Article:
As the markets are settling into the holiday mood of eggnog and the decorating of Tannenbaums, Germany’s EU partners were castigating Berlin for its continued emphasis on fiscal austerity. The ECB’s chief-economist and executive board member Peter Praet was maintaining that ECB policy would be accommodative for a very long time. This was a shot fired at Bundesbank President Jens Weidmann. Make no mistake about it, Mr. Praet was speaking on behalf of President Draghi who didn’t enjoy being “bested” by Weidmann at the December 3 meeting. The German “block” had raised its concern about more QE and prevented Draghi from delivering what he had previously promised.
In an interview with the Financial Times, Italian Prime Minister Matteo Renzi openly criticized the German establishment for pressing fiscal austerity on so many states within the EU. Renzi maintains that it is the rules on austerity that is causing so much election uncertainty throughout Europe. (Most recently, of course, is the rise of the National Front in France and Podemos in Spain.) In the FT article Renzi claims that Italy has earned the right to attack Germany and the EU because Italy has played by the rules laid out by Brussels. “Whether Mr. Renzi ‘s call for new EU economic policies–and an end to German hegemony–will be heeded remains to be seen.”
The combination of Praet’s efforts to undermine Bundesbank President Weidmann and Italian PM Renzi’s very public criticism of the German establishment provides an early look to the great divisions within Europe. The pushback from the German citizens to Chancellor Merkel’s policy on refugees is providing an opening for alternative political voices within the German Republic. The ECB of financially repressing the Bavarian Burghers will provide additional angst for anti-Merkel political action. In 2016, the entire EU project is going to be tested as is the ECB and Draghi. Those who see calm and stability also believe in Santa Claus.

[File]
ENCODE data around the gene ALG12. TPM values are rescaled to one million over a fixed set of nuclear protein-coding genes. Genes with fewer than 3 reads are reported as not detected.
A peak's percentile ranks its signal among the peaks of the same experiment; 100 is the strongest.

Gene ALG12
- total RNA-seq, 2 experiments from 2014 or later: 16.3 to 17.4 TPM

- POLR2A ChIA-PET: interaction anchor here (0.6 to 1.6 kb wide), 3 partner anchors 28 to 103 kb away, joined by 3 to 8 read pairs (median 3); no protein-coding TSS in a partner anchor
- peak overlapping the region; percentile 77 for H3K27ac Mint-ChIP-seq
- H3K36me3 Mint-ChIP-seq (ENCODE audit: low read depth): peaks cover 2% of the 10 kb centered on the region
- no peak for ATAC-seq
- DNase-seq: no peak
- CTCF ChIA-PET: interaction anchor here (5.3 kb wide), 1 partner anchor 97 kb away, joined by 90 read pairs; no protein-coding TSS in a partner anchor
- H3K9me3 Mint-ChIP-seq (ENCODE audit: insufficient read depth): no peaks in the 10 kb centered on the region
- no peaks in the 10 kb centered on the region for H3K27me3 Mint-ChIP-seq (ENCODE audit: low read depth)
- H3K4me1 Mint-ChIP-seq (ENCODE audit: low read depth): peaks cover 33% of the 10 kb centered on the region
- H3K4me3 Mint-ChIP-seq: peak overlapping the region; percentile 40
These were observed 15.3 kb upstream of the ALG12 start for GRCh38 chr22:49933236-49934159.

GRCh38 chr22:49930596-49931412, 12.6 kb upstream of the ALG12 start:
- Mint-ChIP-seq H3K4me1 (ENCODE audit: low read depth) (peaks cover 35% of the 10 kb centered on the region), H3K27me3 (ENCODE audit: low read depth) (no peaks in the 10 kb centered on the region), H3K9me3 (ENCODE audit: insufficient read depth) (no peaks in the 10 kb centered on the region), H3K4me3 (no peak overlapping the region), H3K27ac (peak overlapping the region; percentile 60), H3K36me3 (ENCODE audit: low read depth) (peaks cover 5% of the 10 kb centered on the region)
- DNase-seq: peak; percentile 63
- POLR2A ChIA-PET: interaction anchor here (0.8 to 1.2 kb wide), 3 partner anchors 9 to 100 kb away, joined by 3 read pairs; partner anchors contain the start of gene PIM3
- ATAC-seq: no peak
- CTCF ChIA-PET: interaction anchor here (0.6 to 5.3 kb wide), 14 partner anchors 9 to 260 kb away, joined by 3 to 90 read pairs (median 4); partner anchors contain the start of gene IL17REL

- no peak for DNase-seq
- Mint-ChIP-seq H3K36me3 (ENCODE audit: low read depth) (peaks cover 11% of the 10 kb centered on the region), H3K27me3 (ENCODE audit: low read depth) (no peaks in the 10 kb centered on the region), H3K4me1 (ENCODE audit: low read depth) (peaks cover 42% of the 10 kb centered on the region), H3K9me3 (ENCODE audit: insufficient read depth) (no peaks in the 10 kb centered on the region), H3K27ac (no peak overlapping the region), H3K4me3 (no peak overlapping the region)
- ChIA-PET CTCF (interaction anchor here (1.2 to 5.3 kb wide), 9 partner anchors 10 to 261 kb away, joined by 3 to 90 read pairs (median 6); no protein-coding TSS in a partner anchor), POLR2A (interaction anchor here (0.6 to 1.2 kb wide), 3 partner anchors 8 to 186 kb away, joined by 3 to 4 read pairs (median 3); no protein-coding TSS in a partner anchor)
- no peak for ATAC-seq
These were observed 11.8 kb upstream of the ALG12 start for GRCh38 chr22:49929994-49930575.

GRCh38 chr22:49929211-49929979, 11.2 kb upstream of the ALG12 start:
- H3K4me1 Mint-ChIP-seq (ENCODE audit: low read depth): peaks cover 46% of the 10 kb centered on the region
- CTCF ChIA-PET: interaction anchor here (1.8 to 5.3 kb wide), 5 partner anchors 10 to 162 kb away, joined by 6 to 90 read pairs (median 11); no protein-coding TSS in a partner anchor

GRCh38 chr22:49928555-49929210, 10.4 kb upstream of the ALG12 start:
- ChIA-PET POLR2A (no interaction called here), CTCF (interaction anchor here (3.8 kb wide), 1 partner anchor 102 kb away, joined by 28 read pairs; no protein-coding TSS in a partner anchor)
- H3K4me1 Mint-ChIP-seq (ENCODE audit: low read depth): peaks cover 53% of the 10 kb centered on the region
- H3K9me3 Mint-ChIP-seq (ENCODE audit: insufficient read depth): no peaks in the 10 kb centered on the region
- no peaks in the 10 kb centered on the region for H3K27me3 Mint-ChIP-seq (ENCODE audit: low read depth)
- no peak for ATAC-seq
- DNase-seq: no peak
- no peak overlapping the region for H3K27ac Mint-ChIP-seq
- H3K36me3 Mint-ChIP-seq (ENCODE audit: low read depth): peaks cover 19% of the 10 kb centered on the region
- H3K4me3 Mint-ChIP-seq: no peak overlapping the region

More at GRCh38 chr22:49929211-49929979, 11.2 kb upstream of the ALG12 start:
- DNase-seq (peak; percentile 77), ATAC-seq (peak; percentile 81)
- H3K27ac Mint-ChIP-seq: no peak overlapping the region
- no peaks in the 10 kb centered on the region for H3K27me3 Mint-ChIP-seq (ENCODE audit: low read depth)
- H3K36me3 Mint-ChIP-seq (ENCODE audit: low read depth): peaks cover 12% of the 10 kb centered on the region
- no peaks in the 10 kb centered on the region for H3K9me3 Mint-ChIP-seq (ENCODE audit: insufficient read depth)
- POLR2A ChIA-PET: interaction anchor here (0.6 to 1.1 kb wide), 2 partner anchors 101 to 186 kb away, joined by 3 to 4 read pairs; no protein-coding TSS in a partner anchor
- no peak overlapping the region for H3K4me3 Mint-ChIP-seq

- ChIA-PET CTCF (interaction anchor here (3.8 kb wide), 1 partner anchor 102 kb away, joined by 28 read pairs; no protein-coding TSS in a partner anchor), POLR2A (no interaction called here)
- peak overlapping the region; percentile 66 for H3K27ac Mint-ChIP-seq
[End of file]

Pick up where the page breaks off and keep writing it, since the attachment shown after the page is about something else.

***Also, the IMF is back in the news. Greek Prime Minister Alexis Tsipras has called for the IMF to stay OUT OF THE THIRD GREEK BAILOUT. The Greeks think it is easier to deal with the EU COMMISSION rather than with the intransigence of IMF negotiators. The Germans want the IMF to remain involved so they can carry the burden of being the BAD COP. IMF officials are demanding more pension cuts, which Tsipras is loath to undertake for domestic political reasons. As the FT article says, “Mr. Tsipras’s assertion is likely to anger the German government, which has always insisted that the IMF stay on board. Berlin values the fund’s technical expertise as much as it doubts the European Commission’s resolve.”
The other news involving the IMF, the U.S. Congress finally approved the changes to the voting restructure of the IMF by giving rising emerging market powers a larger quota and say in the IMF’s affairs. Money was also allocated to provide the IMF with more financial firepower. The changing of the weighted vote is a positive but the greater funding is a HUGE MISTAKE. The IMF has enough financial strength if it would find a way to utilize its GOLD HOARD. If the IMF would leverage its GOLD into a type of bond derivative the FUND would vastly increase its financial might. It’s amazing that a Keynesian institution clings to its GOLD like Charlton Heston to his rifle. Christine Lagarde, monetize the gold by changing the IMF rules. In the age of derivatives it is amazing that the IMF and others are back to 1944.